1. Stags'Leap: The label on the bottle seems to tout that Stags'Leap (as distinguished from Warren Winiarski's Stag's Leap Vnyds) was a pioneer in the Rhone wine mevement. That struck me as a bit peculiar...they were only known for the old-vine Petite Sirah that rose to fame under Carl Doumani in the late '70's w/ his inky/black Petites. From their WebSite, they look to be mostly a Cabernet house nowadays. Also interesting, their WebSite makes absolutely no mention of Carl, who revived the wnry and made it a mordern success. Ahhh...fame is so fleeting. Carl now, of course, runs Quicote Wnry, still specializing in Petite.
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2. Balletto: Driving around the RRV this last trip, I noticed a number of different Balletto vnyds, but hadn't the time to stop into their tasting room. So when I saw this in ArroyoVino on the shelf, thought I'd give it a shot. Originally in the vegetable-growing business, they now seem to specialize in winemaking. They seem to specialize in Chard and PinotNoir. Based on this single data point, I'm not likely to try any of their other wines.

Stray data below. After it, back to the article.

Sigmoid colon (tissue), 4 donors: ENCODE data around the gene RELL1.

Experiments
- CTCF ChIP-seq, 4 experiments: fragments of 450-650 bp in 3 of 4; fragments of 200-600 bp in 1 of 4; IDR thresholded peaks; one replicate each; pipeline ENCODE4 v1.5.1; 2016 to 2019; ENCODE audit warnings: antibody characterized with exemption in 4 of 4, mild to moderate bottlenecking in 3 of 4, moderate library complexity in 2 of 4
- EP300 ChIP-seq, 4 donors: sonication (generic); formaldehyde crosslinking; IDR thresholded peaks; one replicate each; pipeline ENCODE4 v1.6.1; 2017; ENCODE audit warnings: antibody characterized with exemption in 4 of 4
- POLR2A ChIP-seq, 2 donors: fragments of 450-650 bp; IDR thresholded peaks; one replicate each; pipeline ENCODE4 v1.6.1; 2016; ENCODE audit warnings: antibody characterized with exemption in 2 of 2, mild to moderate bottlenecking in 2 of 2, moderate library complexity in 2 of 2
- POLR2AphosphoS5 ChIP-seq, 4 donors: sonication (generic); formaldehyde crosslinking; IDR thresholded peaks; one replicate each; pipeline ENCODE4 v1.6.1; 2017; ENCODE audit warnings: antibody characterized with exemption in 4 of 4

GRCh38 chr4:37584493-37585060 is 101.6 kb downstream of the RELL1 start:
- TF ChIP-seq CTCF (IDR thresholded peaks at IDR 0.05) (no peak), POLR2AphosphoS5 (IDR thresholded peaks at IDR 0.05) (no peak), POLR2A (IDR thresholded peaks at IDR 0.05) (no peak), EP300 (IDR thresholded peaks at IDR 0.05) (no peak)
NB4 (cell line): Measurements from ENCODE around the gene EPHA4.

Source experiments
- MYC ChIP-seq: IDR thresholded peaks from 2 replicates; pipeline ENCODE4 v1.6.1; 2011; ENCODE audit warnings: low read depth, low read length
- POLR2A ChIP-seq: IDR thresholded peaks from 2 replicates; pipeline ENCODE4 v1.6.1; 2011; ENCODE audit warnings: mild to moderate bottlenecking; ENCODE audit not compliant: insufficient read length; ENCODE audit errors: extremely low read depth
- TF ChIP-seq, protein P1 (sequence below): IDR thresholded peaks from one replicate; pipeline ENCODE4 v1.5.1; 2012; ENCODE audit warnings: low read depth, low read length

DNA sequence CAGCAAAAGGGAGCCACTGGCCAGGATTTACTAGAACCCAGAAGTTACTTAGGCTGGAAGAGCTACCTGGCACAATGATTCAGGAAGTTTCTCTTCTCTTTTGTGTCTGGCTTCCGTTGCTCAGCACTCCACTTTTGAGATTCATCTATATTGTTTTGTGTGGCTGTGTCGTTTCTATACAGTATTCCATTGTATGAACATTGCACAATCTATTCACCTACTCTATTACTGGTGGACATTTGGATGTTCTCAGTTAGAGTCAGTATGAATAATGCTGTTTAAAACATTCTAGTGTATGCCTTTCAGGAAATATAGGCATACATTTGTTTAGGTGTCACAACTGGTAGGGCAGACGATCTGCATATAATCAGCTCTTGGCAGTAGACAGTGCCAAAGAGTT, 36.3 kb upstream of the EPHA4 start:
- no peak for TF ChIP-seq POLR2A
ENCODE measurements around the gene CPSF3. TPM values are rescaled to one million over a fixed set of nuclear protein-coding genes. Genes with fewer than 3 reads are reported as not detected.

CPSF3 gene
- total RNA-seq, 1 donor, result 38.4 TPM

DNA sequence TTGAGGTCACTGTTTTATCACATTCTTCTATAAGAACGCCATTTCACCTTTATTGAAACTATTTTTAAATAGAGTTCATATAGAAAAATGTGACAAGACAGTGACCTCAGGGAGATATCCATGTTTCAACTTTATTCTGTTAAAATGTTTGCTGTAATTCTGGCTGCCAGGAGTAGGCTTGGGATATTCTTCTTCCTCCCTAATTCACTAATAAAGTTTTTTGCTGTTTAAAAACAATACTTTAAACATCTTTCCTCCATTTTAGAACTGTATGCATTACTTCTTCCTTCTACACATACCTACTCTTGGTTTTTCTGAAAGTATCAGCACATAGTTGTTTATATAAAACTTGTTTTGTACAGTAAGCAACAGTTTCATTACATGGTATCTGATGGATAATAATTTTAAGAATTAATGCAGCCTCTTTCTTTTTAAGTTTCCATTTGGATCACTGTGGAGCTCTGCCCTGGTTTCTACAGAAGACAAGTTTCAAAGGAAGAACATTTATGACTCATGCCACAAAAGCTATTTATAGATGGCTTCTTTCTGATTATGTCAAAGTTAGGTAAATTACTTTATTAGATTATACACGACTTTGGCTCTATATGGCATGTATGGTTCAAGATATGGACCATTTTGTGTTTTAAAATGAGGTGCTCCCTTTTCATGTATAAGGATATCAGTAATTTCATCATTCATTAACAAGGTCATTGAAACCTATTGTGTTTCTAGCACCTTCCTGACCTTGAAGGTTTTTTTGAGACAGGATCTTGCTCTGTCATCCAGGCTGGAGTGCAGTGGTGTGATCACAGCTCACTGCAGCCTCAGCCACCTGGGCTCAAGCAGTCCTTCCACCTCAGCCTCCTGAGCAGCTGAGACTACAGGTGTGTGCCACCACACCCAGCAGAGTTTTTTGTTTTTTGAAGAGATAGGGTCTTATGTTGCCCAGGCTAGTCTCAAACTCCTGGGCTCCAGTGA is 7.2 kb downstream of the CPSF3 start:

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3. Both of these whites were rather underwhelming. I need of a white wine, I shoulda just have been done with it and opened an Ingrid Groiss..always a sure bet.
Tom
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David M. Bueker

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Re: WTN: Two More Whites O'ver The Weekend...(short/boring)

by David M. Bueker » Mon Jul 09, 2018 1:29 pm

Not sure how you connect the reported CO2 to the dullness on the palate. Dissolved CO2 typically heightens the perception of acidity, adding brightness to a wine, not dullness.